updated 7/28/2004 6:45:25 PM ET 2004-07-28T22:45:25

The Federal Reserve found economic conditions around the country worsened in June and early July while the Commerce Department said orders for big-ticket manufactured goods rose by only a 0.7 percent rise last month. They were the latest signals the economy was slowing in the early summer.

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The Fed’s survey, compiled from reports from its 12 regional bank districts, showed that retail sales, especially for autos, weakened over the last two months. That followed a big jump in consumer activity in the early spring.

Meanwhile, the Commerce Department reported that orders to American factories for big-ticket durable goods eked out a small 0.7 percent gain in June, reflecting a surge in orders for military aircraft, following declines in April and May.

The two new reports were the latest evidence of what Federal Reserve Chairman Alan Greenspan told Congress last week was a “soft patch” developing in the economy in June. However, Greenspan indicated he believed the slowdown would be temporary, based on a rebound in hiring that could bolster consumer spending in the months ahead.

Private economists generally agree, although they caution that the next few months will determine whether the current recovery regains altitude or whether the slowdown worsens.

“The economy’s still growing, but not nearly at the pace it had been,” said Joel Naroff, chief economist at Naroff Economic Advisors.

Naroff said it was still unclear whether the string of weaker-than-expected economic reports in June signaled a pause before another rebound or — more ominously — signaled “that the expansion is faltering.”

The Fed’s new report will be used when central bank policy-makers meet on Aug. 10 to decide whether to raise interest rates to ensure that inflation does not get out of hand.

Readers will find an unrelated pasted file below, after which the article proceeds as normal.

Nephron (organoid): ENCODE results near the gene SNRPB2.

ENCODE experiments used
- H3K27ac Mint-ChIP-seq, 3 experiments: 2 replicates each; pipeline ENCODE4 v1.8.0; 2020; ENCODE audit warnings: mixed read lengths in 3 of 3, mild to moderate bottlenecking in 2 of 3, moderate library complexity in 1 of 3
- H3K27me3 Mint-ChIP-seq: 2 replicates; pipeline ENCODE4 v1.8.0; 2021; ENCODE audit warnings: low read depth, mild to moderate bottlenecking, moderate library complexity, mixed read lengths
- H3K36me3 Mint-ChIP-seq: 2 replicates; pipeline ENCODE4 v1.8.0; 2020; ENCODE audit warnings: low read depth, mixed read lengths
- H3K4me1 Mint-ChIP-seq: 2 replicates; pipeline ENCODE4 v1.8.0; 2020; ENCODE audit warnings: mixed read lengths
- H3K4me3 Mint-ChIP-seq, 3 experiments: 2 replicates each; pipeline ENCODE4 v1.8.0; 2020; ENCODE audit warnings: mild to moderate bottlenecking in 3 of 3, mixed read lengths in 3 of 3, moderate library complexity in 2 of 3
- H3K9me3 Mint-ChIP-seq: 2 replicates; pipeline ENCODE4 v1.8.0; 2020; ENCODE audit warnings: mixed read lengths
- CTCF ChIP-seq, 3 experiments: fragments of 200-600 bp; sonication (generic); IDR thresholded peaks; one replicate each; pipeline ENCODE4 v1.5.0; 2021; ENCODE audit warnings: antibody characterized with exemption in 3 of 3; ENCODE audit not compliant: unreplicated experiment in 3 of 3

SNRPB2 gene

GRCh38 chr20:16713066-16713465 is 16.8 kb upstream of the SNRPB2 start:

A late buying surge helped push the Dow Jones industrial average up 31.93 points Wednesday, to 10,117.07. It was a dramatic recovery of 123 points from the Dow’s low for the day. Also of concern to investors was the prospect of future inflation problems as oil futures climbed to a 21-year high of $43 per barrel.

The new Fed survey found that wholesale prices, especially of such commodities as energy, steel and cement, were rising but that little of those price increases outside of energy were passed on to consumers.

Because consumer prices outside of energy have remained moderate, most analysts believe the Fed will stick to its plan to raise rates at a moderate pace in coming months. They are forecasting another quarter-point increase in the federal funds rate at the August meeting.

The Fed raised the funds rate, the rate that banks charge each other, from 1 percent to 1.25 percent on June 30, the first increase in four years.

The Fed survey depicted an economy that was continuing to rebound from a sustained period of sluggishness that included the 2001 recession and weak unemployment growth that lasted until mid-2003.

However, the Fed report found, as have other indicators, that activity slowed a bit in the late spring.

“Several districts reported that the rate of growth moderated,” the Fed survey said, listing New York, Cleveland, Richmond, Kansas City and San Francisco, in particular, as regions that detected a slowdown in activity.

Much of the weakness was attributed to a slowing in consumer spending, particularly on autos. However, the Fed report found “pockets of weakness” in manufacturing as well.

The Fed survey depicted travel and tourism, hit hard after the 2001 terrorist attacks, as “strong” and said that residential construction remained healthy, despite mortgage rate increases after four-decade lows.

The June gain in orders for durable goods, items expected to last three or more years, followed declines of 0.9 percent in May and 2.7 percent in April. The drop in May had originally been reported as an even sharper 1.8 percent fall. Orders last rose in March, when they surged ahead by 5.9 percent.

The biggest orders increase went to transportation equipment, everything from cars to airplanes, which rose by $2.2 billion to $55.5 billion, an advance of 4.2 percent, reflecting strength in defense aircraft and parts. Excluding demand for military goods, new orders would have fallen by 0.4 percent last month, following even bigger declines of 0.6 percent in non-defense goods in May and 2.1 percent in April.

Orders for non-defense capital goods were up 1.1 percent in June, following two months of declines. This category is closely watched because it hints at business plans to expand and modernize.

In the transportation category, demand for motor vehicles and parts rose by 1.3 percent but the biggest increase came in a 79.1 percent jump in orders for defense aircraft and parts.

© 2013 The Associated Press. All rights reserved. This material may not be published, broadcast, rewritten or redistributed.


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